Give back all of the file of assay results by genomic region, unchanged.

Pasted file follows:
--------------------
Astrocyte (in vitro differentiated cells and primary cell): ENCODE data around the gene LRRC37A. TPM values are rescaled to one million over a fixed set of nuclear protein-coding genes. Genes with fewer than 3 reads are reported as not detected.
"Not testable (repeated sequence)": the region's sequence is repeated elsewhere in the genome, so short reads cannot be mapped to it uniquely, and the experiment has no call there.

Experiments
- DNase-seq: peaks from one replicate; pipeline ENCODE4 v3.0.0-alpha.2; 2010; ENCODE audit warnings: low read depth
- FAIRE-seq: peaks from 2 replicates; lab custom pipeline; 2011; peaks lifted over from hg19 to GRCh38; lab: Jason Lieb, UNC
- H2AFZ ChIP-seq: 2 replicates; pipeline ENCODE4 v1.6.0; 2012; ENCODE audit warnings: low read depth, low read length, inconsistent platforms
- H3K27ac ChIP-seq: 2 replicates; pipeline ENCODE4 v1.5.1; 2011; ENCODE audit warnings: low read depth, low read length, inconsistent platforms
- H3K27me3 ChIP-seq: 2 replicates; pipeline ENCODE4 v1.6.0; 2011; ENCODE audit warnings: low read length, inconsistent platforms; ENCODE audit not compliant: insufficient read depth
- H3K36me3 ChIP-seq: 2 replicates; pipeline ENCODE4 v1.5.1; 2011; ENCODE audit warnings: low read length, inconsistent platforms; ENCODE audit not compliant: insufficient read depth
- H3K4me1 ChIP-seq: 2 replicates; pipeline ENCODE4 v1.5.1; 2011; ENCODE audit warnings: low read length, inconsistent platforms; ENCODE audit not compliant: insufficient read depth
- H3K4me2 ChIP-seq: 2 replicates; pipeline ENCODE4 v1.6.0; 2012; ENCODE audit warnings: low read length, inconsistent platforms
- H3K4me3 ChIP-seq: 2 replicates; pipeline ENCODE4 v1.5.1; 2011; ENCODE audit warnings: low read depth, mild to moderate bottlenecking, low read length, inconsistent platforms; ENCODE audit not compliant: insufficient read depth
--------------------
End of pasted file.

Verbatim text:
Astrocyte (in vitro differentiated cells and primary cell): ENCODE data around the gene LRRC37A. TPM values are rescaled to one million over a fixed set of nuclear protein-coding genes. Genes with fewer than 3 reads are reported as not detected.
"Not testable (repeated sequence)": the region's sequence is repeated elsewhere in the genome, so short reads cannot be mapped to it uniquely, and the experiment has no call there.

Experiments
- DNase-seq: peaks from one replicate; pipeline ENCODE4 v3.0.0-alpha.2; 2010; ENCODE audit warnings: low read depth
- FAIRE-seq: peaks from 2 replicates; lab custom pipeline; 2011; peaks lifted over from hg19 to GRCh38; lab: Jason Lieb, UNC
- H2AFZ ChIP-seq: 2 replicates; pipeline ENCODE4 v1.6.0; 2012; ENCODE audit warnings: low read depth, low read length, inconsistent platforms
- H3K27ac ChIP-seq: 2 replicates; pipeline ENCODE4 v1.5.1; 2011; ENCODE audit warnings: low read depth, low read length, inconsistent platforms
- H3K27me3 ChIP-seq: 2 replicates; pipeline ENCODE4 v1.6.0; 2011; ENCODE audit warnings: low read length, inconsistent platforms; ENCODE audit not compliant: insufficient read depth
- H3K36me3 ChIP-seq: 2 replicates; pipeline ENCODE4 v1.5.1; 2011; ENCODE audit warnings: low read length, inconsistent platforms; ENCODE audit not compliant: insufficient read depth
- H3K4me1 ChIP-seq: 2 replicates; pipeline ENCODE4 v1.5.1; 2011; ENCODE audit warnings: low read length, inconsistent platforms; ENCODE audit not compliant: insufficient read depth
- H3K4me2 ChIP-seq: 2 replicates; pipeline ENCODE4 v1.6.0; 2012; ENCODE audit warnings: low read length, inconsistent platforms
- H3K4me3 ChIP-seq: 2 replicates; pipeline ENCODE4 v1.5.1; 2011; ENCODE audit warnings: low read depth, mild to moderate bottlenecking, low read length, inconsistent platforms; ENCODE audit not compliant: insufficient read depth